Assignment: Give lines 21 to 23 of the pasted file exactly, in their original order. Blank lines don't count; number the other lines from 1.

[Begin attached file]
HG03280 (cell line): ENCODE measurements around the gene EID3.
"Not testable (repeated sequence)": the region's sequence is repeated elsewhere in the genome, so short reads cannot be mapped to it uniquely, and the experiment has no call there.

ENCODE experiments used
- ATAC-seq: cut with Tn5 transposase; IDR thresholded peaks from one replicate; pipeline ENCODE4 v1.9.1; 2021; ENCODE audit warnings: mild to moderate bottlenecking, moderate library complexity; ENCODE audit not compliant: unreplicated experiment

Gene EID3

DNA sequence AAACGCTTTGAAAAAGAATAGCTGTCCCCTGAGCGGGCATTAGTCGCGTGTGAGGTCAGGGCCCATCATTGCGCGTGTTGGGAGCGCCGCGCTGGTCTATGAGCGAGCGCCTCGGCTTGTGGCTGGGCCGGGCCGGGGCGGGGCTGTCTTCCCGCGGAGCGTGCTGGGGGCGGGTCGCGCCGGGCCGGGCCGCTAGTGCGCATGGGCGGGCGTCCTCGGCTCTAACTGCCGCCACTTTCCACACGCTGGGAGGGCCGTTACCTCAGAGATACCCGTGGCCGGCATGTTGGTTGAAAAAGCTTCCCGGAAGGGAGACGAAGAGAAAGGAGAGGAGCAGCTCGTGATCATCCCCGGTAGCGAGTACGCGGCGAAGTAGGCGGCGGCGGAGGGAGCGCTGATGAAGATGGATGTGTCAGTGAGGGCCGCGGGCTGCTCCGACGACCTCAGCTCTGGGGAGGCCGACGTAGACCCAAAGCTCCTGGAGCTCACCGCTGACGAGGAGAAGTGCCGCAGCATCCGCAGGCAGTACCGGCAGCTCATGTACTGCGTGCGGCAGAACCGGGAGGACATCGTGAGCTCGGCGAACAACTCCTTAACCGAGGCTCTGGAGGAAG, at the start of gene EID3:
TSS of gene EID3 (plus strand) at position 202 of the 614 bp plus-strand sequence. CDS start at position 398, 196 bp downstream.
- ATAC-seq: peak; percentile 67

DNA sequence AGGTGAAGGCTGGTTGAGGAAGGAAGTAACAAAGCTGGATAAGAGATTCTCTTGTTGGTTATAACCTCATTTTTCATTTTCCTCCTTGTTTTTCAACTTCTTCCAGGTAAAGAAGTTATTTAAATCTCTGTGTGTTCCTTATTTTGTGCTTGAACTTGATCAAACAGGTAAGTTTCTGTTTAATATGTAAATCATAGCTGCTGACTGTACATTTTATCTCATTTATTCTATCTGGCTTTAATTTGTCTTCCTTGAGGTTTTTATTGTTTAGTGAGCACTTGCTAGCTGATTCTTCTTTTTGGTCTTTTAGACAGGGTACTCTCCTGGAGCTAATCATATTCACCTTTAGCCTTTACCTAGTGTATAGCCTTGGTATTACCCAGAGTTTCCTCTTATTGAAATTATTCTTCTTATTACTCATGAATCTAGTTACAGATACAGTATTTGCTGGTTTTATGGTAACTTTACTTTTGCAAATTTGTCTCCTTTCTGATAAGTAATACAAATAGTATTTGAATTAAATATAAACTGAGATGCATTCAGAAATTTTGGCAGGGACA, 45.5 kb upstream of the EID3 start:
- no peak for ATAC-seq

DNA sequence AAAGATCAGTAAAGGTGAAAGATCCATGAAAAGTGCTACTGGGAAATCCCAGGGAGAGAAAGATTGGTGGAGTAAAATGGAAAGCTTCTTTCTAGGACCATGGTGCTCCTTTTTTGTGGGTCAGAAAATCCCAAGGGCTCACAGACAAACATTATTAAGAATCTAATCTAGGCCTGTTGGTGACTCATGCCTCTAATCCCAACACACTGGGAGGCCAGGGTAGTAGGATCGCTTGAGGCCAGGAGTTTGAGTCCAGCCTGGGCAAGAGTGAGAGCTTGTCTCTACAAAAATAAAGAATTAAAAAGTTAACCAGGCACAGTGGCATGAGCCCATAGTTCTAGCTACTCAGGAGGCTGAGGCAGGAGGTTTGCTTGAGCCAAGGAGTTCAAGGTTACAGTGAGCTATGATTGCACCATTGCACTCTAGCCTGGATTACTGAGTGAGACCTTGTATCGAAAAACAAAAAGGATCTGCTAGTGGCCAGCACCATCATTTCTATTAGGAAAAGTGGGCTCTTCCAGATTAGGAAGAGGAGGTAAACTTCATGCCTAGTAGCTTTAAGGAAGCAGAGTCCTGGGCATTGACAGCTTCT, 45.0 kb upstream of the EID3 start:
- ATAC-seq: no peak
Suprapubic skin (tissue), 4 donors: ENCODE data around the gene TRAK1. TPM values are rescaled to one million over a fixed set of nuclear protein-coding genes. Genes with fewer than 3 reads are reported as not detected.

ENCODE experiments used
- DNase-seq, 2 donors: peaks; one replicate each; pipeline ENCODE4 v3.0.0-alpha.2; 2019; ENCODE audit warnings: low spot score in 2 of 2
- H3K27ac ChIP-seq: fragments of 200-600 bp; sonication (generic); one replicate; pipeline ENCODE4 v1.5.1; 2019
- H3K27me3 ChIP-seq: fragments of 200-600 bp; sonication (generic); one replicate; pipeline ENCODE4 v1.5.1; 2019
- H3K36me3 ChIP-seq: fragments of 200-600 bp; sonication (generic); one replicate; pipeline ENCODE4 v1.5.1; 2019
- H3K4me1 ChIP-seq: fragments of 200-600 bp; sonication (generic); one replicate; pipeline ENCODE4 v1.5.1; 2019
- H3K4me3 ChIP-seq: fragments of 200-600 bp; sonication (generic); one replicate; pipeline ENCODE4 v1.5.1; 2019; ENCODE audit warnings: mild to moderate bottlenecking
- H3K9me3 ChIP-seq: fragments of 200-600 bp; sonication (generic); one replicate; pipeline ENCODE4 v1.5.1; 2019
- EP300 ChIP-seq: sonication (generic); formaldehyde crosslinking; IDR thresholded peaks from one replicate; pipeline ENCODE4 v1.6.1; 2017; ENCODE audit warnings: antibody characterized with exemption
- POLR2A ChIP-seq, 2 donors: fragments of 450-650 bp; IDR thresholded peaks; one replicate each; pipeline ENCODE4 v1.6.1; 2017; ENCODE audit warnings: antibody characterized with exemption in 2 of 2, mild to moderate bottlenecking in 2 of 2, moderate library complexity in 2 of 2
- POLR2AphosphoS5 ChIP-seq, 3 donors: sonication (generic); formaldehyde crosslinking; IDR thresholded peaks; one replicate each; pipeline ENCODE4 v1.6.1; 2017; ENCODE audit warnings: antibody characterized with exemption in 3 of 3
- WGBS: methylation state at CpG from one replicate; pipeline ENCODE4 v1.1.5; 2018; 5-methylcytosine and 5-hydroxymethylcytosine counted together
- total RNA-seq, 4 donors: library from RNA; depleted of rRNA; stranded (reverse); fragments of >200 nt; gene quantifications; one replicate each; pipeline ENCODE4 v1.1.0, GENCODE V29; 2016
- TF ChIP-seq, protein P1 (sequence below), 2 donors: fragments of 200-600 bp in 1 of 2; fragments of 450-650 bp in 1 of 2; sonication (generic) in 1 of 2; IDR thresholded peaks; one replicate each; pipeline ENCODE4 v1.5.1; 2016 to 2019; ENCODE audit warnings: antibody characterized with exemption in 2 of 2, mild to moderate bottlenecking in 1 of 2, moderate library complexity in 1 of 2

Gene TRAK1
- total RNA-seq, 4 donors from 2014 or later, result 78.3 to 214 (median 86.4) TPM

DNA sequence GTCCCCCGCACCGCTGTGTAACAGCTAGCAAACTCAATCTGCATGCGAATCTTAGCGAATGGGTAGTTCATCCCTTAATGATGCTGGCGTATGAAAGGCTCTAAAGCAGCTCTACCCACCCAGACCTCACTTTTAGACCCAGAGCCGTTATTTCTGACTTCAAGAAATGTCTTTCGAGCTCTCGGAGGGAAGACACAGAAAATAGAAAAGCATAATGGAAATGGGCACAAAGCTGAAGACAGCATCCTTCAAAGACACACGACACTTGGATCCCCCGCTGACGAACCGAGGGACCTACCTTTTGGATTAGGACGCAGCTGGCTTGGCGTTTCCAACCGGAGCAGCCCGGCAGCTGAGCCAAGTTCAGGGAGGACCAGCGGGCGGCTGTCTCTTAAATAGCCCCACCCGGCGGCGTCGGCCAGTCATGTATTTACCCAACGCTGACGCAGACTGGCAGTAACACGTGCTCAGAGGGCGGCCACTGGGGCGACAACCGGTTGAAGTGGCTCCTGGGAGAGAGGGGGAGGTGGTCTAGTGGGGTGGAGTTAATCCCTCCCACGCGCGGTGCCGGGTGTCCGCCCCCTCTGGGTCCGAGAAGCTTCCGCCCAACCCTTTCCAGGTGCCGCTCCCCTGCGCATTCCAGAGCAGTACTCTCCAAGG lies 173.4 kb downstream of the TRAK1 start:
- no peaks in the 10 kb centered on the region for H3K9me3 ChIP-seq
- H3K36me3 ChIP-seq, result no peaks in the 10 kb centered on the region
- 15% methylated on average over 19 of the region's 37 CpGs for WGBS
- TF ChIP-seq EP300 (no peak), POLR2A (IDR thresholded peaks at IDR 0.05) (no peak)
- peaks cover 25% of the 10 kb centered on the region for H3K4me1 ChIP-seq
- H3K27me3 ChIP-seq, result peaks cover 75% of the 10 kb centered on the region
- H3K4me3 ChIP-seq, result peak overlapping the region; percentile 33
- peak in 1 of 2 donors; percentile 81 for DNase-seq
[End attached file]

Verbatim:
- H3K9me3 ChIP-seq: fragments of 200-600 bp; sonication (generic); one replicate; pipeline ENCODE4 v1.5.1; 2019
- EP300 ChIP-seq: sonication (generic); formaldehyde crosslinking; IDR thresholded peaks from one replicate; pipeline ENCODE4 v1.6.1; 2017; ENCODE audit warnings: antibody characterized with exemption
- POLR2A ChIP-seq, 2 donors: fragments of 450-650 bp; IDR thresholded peaks; one replicate each; pipeline ENCODE4 v1.6.1; 2017; ENCODE audit warnings: antibody characterized with exemption in 2 of 2, mild to moderate bottlenecking in 2 of 2, moderate library complexity in 2 of 2